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RE: Probability aptitude questions‏?
(06-06-2013 12:32 PM)Soma Wrote:  The book Fifty Challenging Problems in Probability with Solutions by Frederick Mosteller might be what he's looking for. I have a .djvu copy if you want it.

Cheers! Just PM'ed you.
06-06-2013 02:08 PM
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Divorco Offline
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RE: Probability aptitude questions‏?
06-06-2013 02:18 PM
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RE: Probability aptitude questions‏?
(06-06-2013 02:18 PM)Divorco Wrote:  Heard on the Street: Quantitative Questions from Wall Street Job Interviews

I also have a .djvu copy of this.

I can't have sex with your personality, and I can't put my penis in your college degree, and I can't shove my fist in your childhood dreams, so why are you sharing all this information with me?
06-06-2013 03:11 PM
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LeBeau Offline
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RE: Probability aptitude questions‏?
(06-06-2013 11:16 AM)lurker Wrote:  Whenever you're asked to find the probability of something occurring at least once through a set of events with defined probability, the easiest way to do it is to calculate the probability that it never happens and subtract that from 1.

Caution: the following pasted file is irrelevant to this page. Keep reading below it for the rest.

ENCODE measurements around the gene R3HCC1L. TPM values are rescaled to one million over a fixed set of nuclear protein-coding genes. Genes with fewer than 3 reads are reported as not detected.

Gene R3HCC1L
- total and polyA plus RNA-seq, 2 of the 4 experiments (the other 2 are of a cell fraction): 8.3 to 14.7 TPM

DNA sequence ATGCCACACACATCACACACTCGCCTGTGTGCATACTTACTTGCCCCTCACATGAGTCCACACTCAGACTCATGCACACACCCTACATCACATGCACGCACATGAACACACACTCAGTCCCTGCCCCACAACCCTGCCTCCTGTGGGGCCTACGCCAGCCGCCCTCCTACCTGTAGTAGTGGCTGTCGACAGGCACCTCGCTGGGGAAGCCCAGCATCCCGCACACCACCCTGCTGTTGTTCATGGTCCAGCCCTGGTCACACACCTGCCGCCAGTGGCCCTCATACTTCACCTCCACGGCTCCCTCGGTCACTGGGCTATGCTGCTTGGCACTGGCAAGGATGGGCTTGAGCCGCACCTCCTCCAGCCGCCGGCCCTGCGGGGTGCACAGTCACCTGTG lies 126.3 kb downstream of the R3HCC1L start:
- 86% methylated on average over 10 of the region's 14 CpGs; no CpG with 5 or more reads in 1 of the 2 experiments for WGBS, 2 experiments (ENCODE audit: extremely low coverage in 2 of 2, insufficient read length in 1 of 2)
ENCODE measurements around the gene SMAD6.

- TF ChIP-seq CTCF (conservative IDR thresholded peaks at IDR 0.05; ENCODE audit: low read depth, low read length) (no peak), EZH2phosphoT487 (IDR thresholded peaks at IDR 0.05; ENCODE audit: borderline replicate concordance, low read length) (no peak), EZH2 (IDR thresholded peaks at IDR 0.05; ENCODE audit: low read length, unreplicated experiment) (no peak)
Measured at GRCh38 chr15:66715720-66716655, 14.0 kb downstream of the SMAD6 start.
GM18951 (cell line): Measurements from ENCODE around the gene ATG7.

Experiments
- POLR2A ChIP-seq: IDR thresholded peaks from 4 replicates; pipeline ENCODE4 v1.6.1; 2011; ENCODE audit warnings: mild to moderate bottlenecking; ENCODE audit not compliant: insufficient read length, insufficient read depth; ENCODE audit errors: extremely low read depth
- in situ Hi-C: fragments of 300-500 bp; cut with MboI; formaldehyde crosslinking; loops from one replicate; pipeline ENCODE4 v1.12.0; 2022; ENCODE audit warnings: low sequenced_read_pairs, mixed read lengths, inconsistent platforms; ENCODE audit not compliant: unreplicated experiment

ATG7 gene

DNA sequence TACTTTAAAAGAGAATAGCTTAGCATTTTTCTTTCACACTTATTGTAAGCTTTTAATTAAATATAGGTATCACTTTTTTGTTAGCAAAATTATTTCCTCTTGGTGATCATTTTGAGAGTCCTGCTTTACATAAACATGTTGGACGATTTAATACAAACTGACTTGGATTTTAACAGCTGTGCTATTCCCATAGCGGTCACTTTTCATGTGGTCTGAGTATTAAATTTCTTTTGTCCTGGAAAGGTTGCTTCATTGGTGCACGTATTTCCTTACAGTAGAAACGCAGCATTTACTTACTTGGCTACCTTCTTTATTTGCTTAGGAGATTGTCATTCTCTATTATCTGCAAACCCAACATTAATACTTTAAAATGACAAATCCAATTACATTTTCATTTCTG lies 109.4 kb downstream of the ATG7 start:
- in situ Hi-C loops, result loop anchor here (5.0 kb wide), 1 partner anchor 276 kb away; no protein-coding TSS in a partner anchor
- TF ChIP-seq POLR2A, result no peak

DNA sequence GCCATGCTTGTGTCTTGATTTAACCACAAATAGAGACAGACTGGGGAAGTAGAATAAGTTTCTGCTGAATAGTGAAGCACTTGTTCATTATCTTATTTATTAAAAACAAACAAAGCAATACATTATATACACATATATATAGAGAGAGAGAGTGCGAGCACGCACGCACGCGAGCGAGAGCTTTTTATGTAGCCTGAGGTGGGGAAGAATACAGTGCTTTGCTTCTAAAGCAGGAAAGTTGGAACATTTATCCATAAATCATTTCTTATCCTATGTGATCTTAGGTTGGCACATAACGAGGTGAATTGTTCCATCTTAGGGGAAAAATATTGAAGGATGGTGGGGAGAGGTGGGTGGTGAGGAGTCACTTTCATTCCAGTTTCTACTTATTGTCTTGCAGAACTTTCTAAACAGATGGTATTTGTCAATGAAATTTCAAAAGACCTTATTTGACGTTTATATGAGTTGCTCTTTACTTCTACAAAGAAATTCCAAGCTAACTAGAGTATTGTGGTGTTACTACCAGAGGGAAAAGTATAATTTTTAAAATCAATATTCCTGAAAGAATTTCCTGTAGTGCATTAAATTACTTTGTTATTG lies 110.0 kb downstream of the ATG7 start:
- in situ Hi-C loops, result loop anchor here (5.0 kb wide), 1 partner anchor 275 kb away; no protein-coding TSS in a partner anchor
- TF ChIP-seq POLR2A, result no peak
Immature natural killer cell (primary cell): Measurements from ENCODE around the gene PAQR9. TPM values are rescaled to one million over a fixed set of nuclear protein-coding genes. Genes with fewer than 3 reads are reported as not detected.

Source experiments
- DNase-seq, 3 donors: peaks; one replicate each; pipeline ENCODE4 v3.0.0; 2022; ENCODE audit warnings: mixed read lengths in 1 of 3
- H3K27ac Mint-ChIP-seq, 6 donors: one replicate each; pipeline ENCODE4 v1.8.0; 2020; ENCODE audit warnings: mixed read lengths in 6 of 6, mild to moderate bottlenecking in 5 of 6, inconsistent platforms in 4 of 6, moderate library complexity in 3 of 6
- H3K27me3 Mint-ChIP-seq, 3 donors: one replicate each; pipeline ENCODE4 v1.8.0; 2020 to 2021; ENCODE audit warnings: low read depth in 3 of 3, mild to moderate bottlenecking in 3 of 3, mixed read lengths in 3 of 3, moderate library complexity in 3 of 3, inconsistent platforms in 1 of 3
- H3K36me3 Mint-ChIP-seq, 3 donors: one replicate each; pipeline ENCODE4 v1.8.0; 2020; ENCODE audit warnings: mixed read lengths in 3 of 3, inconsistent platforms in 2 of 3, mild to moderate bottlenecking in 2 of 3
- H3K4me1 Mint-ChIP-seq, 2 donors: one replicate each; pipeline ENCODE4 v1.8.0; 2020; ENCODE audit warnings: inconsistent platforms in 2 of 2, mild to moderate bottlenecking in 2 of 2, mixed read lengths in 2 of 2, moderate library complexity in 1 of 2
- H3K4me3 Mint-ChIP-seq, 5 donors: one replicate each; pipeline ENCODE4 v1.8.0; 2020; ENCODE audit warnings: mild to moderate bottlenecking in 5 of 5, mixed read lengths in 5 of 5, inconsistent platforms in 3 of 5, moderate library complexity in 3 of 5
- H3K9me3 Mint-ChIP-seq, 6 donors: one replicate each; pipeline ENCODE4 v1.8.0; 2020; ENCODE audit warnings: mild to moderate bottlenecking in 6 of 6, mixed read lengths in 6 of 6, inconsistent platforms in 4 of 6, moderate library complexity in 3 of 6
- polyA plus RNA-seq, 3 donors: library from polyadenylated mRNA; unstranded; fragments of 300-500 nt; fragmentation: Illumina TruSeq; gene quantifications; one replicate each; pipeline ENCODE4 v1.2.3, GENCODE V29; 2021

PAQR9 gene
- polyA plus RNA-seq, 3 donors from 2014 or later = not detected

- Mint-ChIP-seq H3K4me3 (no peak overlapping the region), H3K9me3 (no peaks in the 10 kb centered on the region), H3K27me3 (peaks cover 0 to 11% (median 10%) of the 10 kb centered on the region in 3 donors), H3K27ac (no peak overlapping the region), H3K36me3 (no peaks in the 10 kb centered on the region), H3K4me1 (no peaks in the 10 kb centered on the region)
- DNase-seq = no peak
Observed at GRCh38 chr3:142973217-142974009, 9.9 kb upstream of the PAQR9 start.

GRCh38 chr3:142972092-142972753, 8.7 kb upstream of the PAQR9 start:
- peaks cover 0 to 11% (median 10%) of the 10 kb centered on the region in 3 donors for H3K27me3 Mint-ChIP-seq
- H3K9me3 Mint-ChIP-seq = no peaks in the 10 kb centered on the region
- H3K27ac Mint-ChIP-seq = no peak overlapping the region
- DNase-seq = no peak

The probability it never happens is the product of all the individual probability events that it doesn't occur. Here, there's a 50% chance any one night is starry, which means there's a 50% chance any one night is not starry. Thus, the probability that both nights are not starry is 0.5 * 0.5 = 0.25. This means the probability that at least one night is starry is 1-0.25 = 0.75.

Likewise, the probability of at least one night in three being starry would be 1- (0.5*0.5*0.5) = 1-0.125 = 0.875.

If he needs to know the probability of exactly X number of nights being starry out of N total, he needs to use the binomial distribution.

This. The other guiding rule here is that for 2 INDEPENDENT events, in order to get the probability that they both happen, you multiply the probabilities together.

Not to confuse the issue, but where this often breaks down is in the real world where it's much harder to measure the degree of dependence (i.e. wind currents on cloud cover, condensation, light pollution, etc.)

Which also spills into an oversimplified understanding of risks and probability in society (see the writings of Benoit Mandelbrot and Nassim Taleb).
06-07-2013 12:46 AM